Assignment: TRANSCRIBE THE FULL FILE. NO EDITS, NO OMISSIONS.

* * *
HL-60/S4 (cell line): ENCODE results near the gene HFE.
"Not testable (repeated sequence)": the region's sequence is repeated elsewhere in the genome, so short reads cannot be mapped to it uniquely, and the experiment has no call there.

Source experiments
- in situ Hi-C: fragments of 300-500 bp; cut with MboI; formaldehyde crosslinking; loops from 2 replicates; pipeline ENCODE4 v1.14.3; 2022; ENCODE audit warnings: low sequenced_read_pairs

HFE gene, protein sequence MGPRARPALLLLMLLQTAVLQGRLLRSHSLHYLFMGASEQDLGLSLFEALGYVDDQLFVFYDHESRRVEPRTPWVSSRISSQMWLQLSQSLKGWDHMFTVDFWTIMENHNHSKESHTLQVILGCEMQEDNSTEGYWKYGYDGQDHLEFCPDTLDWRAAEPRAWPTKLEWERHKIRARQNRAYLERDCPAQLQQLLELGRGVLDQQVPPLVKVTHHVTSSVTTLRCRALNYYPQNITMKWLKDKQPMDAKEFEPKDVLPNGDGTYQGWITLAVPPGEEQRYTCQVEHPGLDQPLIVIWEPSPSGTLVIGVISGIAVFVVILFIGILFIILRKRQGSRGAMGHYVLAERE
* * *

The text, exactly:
HL-60/S4 (cell line): ENCODE results near the gene HFE.
"Not testable (repeated sequence)": the region's sequence is repeated elsewhere in the genome, so short reads cannot be mapped to it uniquely, and the experiment has no call there.

Source experiments
- in situ Hi-C: fragments of 300-500 bp; cut with MboI; formaldehyde crosslinking; loops from 2 replicates; pipeline ENCODE4 v1.14.3; 2022; ENCODE audit warnings: low sequenced_read_pairs

HFE gene, protein sequence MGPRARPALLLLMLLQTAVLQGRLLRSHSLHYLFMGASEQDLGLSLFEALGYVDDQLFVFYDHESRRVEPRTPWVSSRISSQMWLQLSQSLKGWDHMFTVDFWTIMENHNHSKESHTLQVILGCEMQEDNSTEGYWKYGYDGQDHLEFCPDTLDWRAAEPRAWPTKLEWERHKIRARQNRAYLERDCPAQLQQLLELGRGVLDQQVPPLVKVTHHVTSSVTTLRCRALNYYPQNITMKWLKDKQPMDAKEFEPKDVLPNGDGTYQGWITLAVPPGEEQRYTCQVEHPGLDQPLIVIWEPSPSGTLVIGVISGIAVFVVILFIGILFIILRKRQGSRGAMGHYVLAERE